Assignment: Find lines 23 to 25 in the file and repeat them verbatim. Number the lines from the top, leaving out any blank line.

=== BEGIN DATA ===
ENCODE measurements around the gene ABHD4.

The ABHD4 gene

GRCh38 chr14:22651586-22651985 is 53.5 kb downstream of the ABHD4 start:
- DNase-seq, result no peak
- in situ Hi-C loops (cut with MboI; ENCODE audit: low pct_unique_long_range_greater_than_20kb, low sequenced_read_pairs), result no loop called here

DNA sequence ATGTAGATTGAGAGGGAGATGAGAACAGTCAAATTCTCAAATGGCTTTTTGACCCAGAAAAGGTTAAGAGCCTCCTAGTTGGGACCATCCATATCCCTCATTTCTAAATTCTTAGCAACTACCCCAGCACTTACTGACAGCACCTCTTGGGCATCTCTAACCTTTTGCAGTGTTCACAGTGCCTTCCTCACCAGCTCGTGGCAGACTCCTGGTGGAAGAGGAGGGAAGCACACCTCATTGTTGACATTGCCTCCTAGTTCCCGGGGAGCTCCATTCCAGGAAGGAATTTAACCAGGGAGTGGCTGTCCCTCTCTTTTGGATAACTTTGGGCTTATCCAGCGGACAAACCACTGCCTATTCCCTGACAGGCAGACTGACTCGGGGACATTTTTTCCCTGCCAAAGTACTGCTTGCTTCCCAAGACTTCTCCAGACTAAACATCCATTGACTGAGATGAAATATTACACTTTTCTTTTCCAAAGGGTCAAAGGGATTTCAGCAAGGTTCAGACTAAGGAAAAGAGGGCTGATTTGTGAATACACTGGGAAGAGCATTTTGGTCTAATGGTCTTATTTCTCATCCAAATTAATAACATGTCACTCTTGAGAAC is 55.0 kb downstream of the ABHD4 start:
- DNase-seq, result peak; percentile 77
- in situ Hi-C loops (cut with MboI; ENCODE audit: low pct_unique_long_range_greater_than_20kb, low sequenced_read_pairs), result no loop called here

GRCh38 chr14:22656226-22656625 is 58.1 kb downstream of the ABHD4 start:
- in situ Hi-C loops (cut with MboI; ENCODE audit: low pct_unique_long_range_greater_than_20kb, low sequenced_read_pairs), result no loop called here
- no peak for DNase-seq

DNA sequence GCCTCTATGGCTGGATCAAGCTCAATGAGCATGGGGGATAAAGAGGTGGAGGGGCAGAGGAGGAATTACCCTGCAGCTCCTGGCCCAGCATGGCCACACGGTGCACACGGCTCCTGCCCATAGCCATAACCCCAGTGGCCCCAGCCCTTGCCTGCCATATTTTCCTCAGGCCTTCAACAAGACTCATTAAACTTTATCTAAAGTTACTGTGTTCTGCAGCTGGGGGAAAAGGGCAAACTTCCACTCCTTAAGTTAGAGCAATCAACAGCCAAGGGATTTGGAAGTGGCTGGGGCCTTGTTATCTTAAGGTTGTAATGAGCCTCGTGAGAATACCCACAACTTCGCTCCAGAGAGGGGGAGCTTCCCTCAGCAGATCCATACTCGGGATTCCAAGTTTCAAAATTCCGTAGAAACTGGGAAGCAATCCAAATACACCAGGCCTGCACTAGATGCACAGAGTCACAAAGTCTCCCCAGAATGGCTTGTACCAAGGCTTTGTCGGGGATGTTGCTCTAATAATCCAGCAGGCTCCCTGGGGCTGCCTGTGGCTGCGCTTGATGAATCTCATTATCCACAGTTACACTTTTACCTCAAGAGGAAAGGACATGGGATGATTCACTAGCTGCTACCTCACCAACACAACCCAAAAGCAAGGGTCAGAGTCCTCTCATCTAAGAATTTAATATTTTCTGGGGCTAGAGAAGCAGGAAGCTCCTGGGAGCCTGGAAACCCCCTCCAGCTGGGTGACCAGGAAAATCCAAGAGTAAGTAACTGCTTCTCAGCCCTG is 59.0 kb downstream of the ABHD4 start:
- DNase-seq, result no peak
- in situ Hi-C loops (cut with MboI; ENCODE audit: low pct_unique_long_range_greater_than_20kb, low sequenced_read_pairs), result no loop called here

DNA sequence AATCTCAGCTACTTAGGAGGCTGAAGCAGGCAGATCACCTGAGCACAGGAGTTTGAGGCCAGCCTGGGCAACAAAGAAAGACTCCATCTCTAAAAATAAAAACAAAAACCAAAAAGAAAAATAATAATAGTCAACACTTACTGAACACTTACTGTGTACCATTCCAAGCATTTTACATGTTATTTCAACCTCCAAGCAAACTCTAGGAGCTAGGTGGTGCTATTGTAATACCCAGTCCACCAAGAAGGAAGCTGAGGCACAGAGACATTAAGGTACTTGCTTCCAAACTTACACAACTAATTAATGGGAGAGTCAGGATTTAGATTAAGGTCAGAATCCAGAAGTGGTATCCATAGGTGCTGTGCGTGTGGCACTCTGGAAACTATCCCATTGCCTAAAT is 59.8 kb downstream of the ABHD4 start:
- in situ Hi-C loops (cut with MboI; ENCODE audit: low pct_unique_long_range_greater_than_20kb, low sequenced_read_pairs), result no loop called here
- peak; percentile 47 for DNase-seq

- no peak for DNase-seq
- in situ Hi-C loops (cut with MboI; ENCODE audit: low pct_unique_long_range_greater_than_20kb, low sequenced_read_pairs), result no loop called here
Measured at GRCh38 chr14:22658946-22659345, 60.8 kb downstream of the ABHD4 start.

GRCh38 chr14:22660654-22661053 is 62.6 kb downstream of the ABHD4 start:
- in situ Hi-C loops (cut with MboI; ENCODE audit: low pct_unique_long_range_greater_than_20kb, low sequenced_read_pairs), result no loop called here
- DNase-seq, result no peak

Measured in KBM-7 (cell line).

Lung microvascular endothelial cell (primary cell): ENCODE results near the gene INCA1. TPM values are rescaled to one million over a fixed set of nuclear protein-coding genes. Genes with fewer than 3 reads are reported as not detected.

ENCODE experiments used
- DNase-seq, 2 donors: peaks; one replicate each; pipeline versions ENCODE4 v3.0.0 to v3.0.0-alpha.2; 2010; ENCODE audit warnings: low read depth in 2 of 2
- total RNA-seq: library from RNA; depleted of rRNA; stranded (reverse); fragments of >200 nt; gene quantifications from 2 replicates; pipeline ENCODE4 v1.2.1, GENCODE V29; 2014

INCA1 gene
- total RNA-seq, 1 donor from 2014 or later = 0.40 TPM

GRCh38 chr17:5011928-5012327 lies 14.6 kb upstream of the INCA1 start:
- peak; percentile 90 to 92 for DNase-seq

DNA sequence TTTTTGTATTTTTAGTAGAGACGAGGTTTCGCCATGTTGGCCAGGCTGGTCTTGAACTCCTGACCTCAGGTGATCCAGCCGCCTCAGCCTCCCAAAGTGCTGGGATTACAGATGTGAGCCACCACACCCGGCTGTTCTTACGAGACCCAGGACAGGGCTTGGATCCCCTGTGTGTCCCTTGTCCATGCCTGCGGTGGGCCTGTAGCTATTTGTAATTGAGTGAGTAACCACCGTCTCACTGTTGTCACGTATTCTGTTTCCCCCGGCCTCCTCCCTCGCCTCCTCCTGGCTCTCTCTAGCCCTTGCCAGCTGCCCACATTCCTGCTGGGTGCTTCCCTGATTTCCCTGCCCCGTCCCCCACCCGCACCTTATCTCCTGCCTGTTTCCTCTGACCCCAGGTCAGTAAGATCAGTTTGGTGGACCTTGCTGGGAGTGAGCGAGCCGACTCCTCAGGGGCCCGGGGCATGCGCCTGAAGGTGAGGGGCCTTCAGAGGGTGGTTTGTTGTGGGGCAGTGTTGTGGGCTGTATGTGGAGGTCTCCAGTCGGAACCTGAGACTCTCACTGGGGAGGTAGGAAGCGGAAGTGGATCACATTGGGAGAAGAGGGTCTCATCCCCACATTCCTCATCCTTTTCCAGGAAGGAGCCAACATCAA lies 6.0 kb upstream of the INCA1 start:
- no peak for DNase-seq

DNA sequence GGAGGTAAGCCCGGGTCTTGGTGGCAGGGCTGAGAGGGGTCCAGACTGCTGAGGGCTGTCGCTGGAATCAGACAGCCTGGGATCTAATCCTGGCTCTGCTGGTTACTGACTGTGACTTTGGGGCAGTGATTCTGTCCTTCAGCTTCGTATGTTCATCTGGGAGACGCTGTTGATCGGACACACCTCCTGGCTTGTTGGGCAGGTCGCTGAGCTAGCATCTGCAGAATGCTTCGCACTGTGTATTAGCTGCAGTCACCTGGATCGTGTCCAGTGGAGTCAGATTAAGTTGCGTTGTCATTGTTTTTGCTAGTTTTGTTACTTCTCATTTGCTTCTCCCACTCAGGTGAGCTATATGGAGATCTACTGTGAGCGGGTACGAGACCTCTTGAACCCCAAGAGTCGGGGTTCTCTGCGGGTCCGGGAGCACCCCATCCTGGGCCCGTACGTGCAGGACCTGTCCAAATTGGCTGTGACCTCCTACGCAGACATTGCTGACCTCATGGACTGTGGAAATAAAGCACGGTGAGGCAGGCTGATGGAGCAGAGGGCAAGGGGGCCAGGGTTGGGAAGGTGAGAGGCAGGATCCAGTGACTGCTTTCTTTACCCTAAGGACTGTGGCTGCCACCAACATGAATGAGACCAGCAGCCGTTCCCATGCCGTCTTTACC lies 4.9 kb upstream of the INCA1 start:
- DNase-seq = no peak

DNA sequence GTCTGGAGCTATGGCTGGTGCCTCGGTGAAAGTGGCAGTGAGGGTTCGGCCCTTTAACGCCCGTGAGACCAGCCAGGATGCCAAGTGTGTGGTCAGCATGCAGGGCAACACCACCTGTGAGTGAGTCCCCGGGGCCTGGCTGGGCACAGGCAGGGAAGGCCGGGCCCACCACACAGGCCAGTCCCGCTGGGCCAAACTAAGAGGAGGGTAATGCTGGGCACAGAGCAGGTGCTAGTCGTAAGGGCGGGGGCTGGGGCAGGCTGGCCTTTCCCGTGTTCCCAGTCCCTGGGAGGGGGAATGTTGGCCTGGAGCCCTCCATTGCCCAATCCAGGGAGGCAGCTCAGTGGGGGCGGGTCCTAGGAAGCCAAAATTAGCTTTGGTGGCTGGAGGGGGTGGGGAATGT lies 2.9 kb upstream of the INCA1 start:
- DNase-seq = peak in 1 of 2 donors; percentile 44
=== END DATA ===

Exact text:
- DNase-seq, result no peak

Measured in KBM-7 (cell line).

Lung microvascular endothelial cell (primary cell): ENCODE results near the gene INCA1. TPM values are rescaled to one million over a fixed set of nuclear protein-coding genes. Genes with fewer than 3 reads are reported as not detected.